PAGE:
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Thread: attachInterrupt issue - function seems to be called twice

  1. #1

    Question attachInterrupt issue - function seems to be called twice

    I've been playing around with some analog devices ADCs (SPI parts). One that I'm fairly familiar with is the AD7794. However, I've never used it in continuous read mode. (Teensy 3.0, Teensyduino 1.18)

    In continuous read, the part uses its DOUT to indicate conversion complete and ready to read by pulling it low. You then clock in 24 bits of 0 to read the 24 bit data register, and DOUT is pulled high as soon as the last bit is clocked out. I'm just using the SPI.h library for this.

    The problem I'm having is that the interrupt routine runs twice, resulting in valid data the first time, and 0xFFFFFF the second, since it's just reading the DOUT line pulled high. I'm new to the world of Arduino/Teensy, so I'm not sure if I'm misunderstanding how attachInterrupt works, and how it masks the interrupt its processing. Anyway, here is what I see on the scope: DOUT is pulled low, three bytes of 0 are clocked in, all good, but then it clocks in another 3 bytes of 0's for no apparent reason (DOUT is high). I've tried putting a delay inside the interrupt function in case it was catching the last 0 on the data line, but it makes no difference.

    What am I missing?

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    Code:
    #include <SPI.h>
    
    volatile long adcValue;  // AD7794 continuous read value 
    
    // attachInterrupt function for AD7794 continuous read
    
    void readADC() {
       adcValue = SPI.transfer(0x00) << 16 | SPI.transfer(0x00) << 8 | SPI.transfer(0x00); // clock in 24 0's to read AD7794 data register
    }
    
    void setup() {
      
      Serial.begin(9600);
    
      // setup _CS_ AD7794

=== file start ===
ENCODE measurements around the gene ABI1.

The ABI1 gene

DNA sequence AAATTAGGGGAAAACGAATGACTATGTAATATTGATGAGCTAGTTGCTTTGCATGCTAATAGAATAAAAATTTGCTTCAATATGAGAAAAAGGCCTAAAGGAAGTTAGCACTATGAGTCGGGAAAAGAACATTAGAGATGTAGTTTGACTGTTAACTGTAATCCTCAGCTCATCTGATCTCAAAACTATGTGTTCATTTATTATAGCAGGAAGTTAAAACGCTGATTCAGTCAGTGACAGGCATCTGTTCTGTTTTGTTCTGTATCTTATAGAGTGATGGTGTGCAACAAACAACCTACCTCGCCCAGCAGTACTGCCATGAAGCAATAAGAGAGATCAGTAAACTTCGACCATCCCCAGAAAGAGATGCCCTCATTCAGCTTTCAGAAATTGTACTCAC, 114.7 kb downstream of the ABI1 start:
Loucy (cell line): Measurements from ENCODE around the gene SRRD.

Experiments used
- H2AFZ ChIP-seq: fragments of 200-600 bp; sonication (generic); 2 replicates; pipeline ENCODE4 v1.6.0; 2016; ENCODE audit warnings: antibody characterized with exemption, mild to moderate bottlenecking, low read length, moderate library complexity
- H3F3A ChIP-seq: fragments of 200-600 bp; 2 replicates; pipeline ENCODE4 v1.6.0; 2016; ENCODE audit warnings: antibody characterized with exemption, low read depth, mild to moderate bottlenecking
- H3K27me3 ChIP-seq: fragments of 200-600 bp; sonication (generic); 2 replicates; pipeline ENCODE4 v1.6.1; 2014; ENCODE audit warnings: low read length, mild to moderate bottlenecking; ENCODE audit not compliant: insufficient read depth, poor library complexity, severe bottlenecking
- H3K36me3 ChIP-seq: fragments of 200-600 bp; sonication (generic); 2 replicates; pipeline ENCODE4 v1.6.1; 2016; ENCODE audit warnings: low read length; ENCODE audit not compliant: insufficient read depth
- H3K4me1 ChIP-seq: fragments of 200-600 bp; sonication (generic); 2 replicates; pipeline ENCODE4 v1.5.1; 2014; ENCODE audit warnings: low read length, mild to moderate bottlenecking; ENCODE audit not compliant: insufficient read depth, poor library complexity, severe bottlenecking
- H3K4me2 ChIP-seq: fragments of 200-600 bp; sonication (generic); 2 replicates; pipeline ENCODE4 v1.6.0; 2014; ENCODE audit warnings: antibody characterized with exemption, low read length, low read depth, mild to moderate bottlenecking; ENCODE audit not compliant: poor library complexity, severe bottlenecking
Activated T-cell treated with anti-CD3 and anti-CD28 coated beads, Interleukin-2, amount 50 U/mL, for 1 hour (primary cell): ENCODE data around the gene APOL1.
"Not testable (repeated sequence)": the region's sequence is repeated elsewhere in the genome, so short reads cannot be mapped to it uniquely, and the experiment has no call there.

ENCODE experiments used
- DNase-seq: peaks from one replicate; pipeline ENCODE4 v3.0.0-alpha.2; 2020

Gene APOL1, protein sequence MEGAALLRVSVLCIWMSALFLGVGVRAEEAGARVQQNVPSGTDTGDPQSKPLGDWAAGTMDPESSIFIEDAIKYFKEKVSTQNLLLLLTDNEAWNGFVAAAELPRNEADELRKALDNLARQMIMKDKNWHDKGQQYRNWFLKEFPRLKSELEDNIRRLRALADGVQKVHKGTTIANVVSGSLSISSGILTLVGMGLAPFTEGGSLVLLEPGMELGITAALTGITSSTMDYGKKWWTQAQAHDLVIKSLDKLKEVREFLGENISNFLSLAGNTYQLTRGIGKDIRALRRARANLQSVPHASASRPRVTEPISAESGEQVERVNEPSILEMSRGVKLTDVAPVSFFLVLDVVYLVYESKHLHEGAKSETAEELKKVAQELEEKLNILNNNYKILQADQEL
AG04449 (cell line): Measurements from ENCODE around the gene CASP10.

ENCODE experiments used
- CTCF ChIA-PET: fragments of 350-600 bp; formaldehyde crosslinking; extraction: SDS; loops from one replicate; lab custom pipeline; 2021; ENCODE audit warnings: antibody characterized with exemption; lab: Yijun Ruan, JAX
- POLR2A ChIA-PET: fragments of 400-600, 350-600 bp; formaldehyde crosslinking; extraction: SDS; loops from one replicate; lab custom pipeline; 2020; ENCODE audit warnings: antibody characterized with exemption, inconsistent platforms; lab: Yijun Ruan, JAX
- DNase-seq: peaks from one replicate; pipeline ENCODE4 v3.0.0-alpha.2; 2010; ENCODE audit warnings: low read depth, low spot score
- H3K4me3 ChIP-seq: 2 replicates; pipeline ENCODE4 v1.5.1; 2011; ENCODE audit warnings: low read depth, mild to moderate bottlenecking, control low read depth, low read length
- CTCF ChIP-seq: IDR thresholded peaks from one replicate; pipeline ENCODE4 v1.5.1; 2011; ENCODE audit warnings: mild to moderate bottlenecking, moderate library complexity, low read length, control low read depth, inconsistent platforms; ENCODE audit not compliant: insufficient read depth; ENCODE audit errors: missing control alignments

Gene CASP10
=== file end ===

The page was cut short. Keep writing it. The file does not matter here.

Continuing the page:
pinMode(6, OUTPUT); digitalWrite(6, HIGH);
      
      // setup interrupt pin (wired to pin 12 - was originally attaching interrupt to pin 12, but moved in case of SPI library conflict - but no difference)
      pinMode(9, INPUT);
    
      SPI.begin();
      delay(3000);
      
      digitalWrite(6, LOW); // select AD7794
      
      for (int i = 0; i < 8; i++) { // reset AD7794
        SPI.transfer(0xFF);
      }
      delay(1); // settle time only 10uS actually needed
      
    // *** this is just set and readback code for the configuration registers on the AD7794 while I'm testing the part ***
    
      Serial.println(); Serial.println("...............<<<<>>>>................."); Serial.println();
      
    // **** STATUS REGISTER ****
    
      SPI.transfer(0b01000000); // set to read the Status register - 8 bits
      long response = SPI.transfer(0x80);
      Serial.print("Status Register: "); Serial.println(response);
      delay(1);
      
    // ***** CONFIGURATION REGISTER ****
    
      SPI.transfer(0b01010000); // set to read the register - 16 bits
      response = SPI.transfer(0x80) << 8 | SPI.transfer(0x80);
      Serial.print("Configuration Register: "); Serial.println(response);
      
      SPI.transfer(0b00010000); // set to write the register - 16 bits
      SPI.transfer(0b00010000); SPI.transfer(0b00100000);
      delay(1);